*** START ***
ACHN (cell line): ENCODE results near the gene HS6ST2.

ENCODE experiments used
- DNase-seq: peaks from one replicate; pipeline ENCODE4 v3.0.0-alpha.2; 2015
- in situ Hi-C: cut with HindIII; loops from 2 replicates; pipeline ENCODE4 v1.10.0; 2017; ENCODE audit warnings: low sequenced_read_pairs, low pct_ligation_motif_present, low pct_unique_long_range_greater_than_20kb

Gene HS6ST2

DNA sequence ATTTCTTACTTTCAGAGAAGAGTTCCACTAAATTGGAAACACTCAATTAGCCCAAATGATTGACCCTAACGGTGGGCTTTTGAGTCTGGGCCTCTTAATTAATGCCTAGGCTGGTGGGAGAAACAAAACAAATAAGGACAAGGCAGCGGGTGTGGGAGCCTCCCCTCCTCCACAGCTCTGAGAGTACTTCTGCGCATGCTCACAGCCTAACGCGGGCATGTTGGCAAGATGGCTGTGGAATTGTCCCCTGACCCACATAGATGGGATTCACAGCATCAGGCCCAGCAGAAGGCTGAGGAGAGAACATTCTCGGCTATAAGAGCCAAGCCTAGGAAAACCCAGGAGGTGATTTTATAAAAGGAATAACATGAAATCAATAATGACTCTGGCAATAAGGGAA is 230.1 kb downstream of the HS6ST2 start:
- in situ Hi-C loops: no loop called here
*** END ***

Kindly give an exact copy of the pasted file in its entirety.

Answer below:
ACHN (cell line): ENCODE results near the gene HS6ST2.

ENCODE experiments used
- DNase-seq: peaks from one replicate; pipeline ENCODE4 v3.0.0-alpha.2; 2015
- in situ Hi-C: cut with HindIII; loops from 2 replicates; pipeline ENCODE4 v1.10.0; 2017; ENCODE audit warnings: low sequenced_read_pairs, low pct_ligation_motif_present, low pct_unique_long_range_greater_than_20kb

Gene HS6ST2

DNA sequence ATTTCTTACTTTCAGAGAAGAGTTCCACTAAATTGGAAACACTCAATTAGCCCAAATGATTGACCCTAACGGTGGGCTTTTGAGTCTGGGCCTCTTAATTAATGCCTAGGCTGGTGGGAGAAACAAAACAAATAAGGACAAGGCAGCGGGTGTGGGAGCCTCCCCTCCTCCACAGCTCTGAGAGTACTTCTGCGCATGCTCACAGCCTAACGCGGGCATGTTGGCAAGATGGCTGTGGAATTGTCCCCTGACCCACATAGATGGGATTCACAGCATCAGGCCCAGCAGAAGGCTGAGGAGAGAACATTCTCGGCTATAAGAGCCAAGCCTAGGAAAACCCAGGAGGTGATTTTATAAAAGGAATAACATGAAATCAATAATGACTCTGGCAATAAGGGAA is 230.1 kb downstream of the HS6ST2 start:
- in situ Hi-C loops: no loop called here